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By Douglas W. Rideout Jr.

    The people’s voice of concern for the future of Bedford County is documented and formulated into the Comprehensive Plan, which was tabulated by scientific surveys. In a true democracy the “voice of the people,” as expressed in the Comprehensive Plan, is carried out by the elected leaders. One major issue of concern to 95 percent of all citizens surveyed is the protection of Agricultural Lands within Bedford County.
    We have heard numerous statements by various Board of Supervisors (B.O.S.) members, in which they claim they are maintaining this policy of protection for the Ag. Lands. Their actions prove otherwise. Examples of this can be provided by understanding a short historical summary as to the evolution of the Zoning and Subdivision ordinances here within Bedford County.
    In 1963 Bedford County instituted a Subdivision Ordinance to help regulate developments. This included the requirement that all subdivisions provide public roads constructed to the Virginia Department of Highways specifications.
    By 1968 Virginia had grown rapidly, creating more traffic as families began acquiring second cars. The State therefore issued new regulations to upgrade the specifications on roads to be built for subdivisions.
    In 1975 Bedford County decided to institute additional regulations to the Subdivision Ordinance. These included the allowance of private roads, not built to State specifications.
    In 1988 the first Comprehensive Plan was implemented. In addition to the matter of providing protection to the Agricultural Lands, this first “voice of the people” expressed concern for the issue of private roads. These roads had become a problem for fire and safety access, and the courts were spending too much time on litigation, pitting neighbor against neighbor, disagreeing over maintenance boundaries and the like.
    The next year, 1989, brought the installation of the Land Use Guidance System (LUGS) to replace the existing Subdivision Ordinances. It instilled the citizens’ concerns from the Comprehensive Plan with the elimination of private roads from the subdivision process. All subdivision roads, therefore, had to be public, and built to the Highway Department standards. This was basically a repeat of the policy from 1963 to 1975. The implementation of LUGS was an attempt to control growth in the county without conventional zoning methods. It was an abysmal failure, however, for many reasons, among which was the allowance of one acre lots creating sprawl eating into the Ag. Lands.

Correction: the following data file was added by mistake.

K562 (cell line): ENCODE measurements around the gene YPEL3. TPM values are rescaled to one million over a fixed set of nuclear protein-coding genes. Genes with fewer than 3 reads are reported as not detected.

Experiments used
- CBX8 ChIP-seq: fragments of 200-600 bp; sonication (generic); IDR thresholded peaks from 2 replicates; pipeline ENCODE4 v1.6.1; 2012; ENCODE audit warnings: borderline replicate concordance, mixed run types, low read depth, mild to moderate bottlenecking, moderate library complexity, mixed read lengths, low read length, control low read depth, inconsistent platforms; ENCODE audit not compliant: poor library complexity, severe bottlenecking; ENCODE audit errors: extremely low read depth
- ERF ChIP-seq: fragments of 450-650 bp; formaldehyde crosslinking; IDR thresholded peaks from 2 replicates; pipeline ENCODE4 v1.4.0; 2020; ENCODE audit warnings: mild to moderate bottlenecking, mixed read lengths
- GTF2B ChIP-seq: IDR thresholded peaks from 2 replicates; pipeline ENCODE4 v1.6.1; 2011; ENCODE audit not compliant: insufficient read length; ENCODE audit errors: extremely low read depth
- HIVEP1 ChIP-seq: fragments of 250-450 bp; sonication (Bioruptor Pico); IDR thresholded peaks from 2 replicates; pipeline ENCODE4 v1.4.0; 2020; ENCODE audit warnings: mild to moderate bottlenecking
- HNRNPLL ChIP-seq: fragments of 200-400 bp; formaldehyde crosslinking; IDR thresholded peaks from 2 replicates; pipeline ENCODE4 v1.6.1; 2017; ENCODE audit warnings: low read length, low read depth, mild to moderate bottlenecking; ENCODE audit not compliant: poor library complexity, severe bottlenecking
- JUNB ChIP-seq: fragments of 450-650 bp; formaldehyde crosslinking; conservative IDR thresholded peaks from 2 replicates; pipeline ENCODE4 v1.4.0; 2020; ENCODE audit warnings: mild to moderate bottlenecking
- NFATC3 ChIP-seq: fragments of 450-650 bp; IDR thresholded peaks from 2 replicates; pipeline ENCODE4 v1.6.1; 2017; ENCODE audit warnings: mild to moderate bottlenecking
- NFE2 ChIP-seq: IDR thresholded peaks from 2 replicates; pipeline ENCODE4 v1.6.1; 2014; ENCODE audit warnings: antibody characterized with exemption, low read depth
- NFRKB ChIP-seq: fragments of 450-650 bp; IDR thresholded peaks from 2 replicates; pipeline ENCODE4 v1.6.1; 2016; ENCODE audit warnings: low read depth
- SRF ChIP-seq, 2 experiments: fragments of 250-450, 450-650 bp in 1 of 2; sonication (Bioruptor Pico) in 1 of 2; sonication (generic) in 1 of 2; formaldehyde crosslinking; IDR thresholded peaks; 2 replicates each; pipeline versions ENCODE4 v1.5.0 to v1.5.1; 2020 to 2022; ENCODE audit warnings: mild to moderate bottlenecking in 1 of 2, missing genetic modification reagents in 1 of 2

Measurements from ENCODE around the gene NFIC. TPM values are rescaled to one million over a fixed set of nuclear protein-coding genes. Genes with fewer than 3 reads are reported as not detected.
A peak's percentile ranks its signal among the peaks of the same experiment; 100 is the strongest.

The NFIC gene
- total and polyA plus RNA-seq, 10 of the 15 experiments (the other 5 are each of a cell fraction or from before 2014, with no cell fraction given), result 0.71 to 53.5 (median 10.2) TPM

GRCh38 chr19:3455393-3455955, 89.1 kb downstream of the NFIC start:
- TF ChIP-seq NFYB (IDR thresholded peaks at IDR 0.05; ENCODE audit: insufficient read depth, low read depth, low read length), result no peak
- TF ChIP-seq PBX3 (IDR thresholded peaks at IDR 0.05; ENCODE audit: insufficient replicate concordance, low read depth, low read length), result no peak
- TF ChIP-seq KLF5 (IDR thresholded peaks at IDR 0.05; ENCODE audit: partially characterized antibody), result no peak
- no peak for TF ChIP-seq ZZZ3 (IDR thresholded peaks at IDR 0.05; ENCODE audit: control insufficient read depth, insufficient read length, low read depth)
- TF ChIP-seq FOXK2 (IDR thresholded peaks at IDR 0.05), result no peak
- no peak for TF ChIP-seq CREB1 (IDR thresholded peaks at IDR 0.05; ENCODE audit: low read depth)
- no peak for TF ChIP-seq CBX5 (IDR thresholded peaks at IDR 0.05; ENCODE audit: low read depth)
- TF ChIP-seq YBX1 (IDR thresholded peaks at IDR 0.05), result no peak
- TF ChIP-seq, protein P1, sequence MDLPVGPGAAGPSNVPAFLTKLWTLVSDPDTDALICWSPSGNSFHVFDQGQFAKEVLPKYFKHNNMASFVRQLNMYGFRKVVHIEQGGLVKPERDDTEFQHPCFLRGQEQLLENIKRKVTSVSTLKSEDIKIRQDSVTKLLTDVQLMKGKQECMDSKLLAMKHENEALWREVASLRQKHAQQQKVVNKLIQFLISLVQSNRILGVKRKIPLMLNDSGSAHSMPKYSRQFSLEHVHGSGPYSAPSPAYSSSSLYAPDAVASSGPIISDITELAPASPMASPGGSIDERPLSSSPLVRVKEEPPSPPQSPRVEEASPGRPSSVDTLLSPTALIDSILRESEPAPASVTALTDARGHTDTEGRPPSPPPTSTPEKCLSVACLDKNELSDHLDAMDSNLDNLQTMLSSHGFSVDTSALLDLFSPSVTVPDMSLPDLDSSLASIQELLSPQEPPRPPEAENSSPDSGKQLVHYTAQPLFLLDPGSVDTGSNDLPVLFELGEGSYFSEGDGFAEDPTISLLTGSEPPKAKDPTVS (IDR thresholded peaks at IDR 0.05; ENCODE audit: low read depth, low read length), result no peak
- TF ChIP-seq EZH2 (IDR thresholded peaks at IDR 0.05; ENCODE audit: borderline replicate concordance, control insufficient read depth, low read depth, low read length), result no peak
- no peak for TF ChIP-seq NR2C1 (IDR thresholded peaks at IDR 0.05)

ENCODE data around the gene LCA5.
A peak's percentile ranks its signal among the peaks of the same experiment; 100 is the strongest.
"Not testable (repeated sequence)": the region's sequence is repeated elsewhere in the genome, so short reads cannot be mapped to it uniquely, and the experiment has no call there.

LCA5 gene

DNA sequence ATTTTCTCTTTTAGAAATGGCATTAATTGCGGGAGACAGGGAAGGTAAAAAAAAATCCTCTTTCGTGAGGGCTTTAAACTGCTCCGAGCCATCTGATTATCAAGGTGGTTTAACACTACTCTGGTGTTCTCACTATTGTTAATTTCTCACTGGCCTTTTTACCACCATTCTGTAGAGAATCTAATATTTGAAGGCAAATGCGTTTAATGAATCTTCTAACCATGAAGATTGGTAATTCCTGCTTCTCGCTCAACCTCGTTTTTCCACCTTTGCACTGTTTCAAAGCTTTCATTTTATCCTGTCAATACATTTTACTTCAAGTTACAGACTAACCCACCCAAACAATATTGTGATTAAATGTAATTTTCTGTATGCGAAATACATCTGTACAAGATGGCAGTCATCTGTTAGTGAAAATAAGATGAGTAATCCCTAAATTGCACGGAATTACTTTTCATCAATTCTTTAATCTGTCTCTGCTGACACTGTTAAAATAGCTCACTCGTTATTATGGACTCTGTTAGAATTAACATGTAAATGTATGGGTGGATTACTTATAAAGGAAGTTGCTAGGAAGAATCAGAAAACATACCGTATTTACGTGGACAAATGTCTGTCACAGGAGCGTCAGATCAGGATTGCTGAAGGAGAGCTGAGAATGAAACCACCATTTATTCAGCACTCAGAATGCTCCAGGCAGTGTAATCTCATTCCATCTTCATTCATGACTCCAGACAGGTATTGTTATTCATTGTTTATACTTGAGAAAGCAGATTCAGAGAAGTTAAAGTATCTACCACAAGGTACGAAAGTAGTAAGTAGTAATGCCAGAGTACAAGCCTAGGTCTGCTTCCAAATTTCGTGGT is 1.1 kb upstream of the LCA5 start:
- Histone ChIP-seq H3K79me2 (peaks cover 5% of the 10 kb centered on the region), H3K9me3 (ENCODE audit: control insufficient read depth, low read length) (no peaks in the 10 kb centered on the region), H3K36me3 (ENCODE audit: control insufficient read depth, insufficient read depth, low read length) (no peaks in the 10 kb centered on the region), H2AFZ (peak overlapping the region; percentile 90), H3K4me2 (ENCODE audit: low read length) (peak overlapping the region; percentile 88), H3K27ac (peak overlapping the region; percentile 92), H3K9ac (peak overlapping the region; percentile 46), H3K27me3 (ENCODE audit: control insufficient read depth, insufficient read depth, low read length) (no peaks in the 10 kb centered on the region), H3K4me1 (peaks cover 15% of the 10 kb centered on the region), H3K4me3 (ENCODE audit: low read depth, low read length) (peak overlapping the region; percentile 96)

In 1998, LUGS was therefore terminated, and the current Zoning Ordinance which we have today was implemented. The stated purpose of this new Zoning Ordinance was to implement the Comprehensive Plan. This included numerous methods for the preservation and protection of the Ag. Lands. Among those were the requirements for 3 acre minimum lot sizes with limited numbers of divisions per parcel of land.
    In 2000 the current Subdivision Ordinance was implemented. Aside from the one special exemption of a “family subdivision,” all roads were once again specified to be for public use and up to state standards issued by the Virginia Department of Transportation.
    Following the millennium, the citizens’ voice was tallied once again through scientific surveys, which resulted in the new Bedford County 2025 Comprehensive Plan becoming implemented in 2007. Among other principles renewed was the strong sentiment to provide preservation and protection to the Ag. Lands throughout the county.
    This brings us to the present B.O.S. proposal to amend the current Zoning and Subdivision Ordinances of Bedford County. The proposal allows private roads, or “easements,” back into the Subdivision Ordinance. This provides a way for developers to reach into the Ag. Lands which are not on public roads, and turn these into “minor subdivisions,” of up to five house developments. It also allows one acre lots back into the Ag. Lands. These proposals provide housing developers a much cheaper way to build. They are also direct violations to the Comprehensive Plan.
    What the B.O.S. is proposing are documented failed policies from 1975 and 1989. The Ag. Lands will become littered with one acre sprawl, driving out the farmers. Again, we will have private road problems with neighbor against neighbor litigations in court, as well as the additional troubles of access by public responders to these areas. There are already 1,876 named private roads within Bedford County.
    How is it possible for B.O.S. members to claim concerns for protecting the Ag. Lands, on the one hand, and submit proposals which ultimately result in the complete destruction of the Ag. Lands on the other hand. The records of the past, if heeded, provide lessons in order that we not repeat mistakes made previously.